Myanmar junta retakes town captured by AA near Rakhine capital

Thousands remain stranded in the coastal town of Pauktaw after nearly two days of heavy bombardment by the regime’s air force and navy

Myanmar’s military junta says it has regained control over a town near the Rakhine State capital Sittwe nearly two days after it was captured by the Arakan Army (AA).

Pauktaw, a coastal town located some 30km east of Sittwe, fell to the AA after the group overran its police station at around 10pm Wednesday, forcing some 70 junta personnel to surrender.

Early the next day, the regime deployed naval vessels and attack helicopters to bombard the town, finally retaking it at around 3pm on Friday.

Junta forces have now taken up position in the police station and on a nearby hilltop, sources told Myanmar Now.

Thousands of people who were trapped by the military’s overwhelming show of force remain stranded there, with many using social media to plead for help getting out.

“We’re trapped and don’t know what’s happening out there. We don’t dare leave the house. Our household has a child, three older people, and five others. At night, we can hear sounds of weapons firing. We didn’t sleep at all last night,” said one woman.

While most fled the town of roughly 20,000 inhabitants, fearing the junta’s reprisals after the AA raised its flag over the police station, many stayed behind to protect their property.

“There are a lot of people trapped in the town. Give them an hour or two to leave,” said a local relief worker, who suggested that the International Committee of the Red Cross (ICRC) could coordinate the evacuation effort.

“We can’t do it, but the ICRC can,” said the aid worker.

Meanwhile, there were reports of soldiers on patrol arresting people who had left their homes.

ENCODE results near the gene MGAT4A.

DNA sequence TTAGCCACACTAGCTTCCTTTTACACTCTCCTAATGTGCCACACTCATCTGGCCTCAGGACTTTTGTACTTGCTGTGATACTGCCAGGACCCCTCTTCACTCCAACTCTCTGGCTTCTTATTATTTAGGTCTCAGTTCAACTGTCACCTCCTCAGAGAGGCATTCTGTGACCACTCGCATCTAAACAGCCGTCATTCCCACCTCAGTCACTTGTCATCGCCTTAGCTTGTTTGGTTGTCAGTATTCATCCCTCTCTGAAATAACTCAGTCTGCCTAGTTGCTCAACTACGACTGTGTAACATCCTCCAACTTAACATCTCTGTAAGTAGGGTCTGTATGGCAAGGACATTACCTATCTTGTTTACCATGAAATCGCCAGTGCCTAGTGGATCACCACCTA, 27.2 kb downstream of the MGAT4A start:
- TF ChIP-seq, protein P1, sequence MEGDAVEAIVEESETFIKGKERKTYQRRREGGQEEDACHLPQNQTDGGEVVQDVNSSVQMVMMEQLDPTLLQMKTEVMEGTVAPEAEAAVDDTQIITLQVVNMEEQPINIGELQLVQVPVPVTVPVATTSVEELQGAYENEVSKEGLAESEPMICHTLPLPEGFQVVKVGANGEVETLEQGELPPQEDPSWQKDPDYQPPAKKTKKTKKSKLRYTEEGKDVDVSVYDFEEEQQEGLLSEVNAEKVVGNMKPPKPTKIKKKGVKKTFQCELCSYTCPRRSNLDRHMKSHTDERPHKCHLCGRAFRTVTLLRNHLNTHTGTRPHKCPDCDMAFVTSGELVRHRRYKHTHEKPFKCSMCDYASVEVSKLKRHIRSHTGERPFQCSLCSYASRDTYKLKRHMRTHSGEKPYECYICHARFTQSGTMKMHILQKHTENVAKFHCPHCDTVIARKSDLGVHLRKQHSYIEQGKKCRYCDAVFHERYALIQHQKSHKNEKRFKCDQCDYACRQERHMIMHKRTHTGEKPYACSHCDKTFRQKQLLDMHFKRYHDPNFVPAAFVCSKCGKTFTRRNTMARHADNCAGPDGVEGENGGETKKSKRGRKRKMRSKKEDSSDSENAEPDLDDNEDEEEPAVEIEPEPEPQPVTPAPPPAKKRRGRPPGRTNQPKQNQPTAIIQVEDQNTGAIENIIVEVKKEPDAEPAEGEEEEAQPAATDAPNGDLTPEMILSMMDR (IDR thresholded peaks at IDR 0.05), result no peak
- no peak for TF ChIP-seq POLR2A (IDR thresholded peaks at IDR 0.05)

Junta spokesperson Zaw Min Tun, who confirmed on Friday that the military had retaken control of Pauktaw, accused the AA the day before of “destroying” Rakhine State by breaking a ceasefire earlier this week.

On Monday, the group carried out multiple attacks on junta targets in the state’s Rathedaung and Minbya townships as part of a wider offensive dubbed Operation 1027, which it launched with its allies in northern Shan State late last month.

The following day, four residents of the Rohingya village of Sin Gyi Pyin in Minbya Township were killed when junta troops stationed nearby opened fire with heavy artillery. At least 13 others were injured, including a one-year-old child.

According to one Sin Gyi Pyin villager, the military later ordered everyone living there to leave.

“The military called the village administrator and said that not one person could stay. They said they intended to shoot towards the village, and if we stayed, we would get hurt,” the villager said.

Later the same day, a woman named Myint Myint Soe Thu was also killed in the town of Minbya after junta troops stationed in a different ward opened fire on her residential neighbourhood.

On Wednesday, the AA also said that it had attacked two tactical bases in Chin State’s Paletwa Township.

In a statement, the group claimed that it had forced junta troops and other regime personnel, including police and members of military-controlled Border Guard Forces, to abandon nearly 40 outposts and other positions since Monday.

Most “went to stay together at nearby junta bases and police stations,” the statement said.

“We are trying to combine some of the small bases together to reinforce strength strategically,” junta spokesperson Zaw Min Tun later said in a statement released by the regime.

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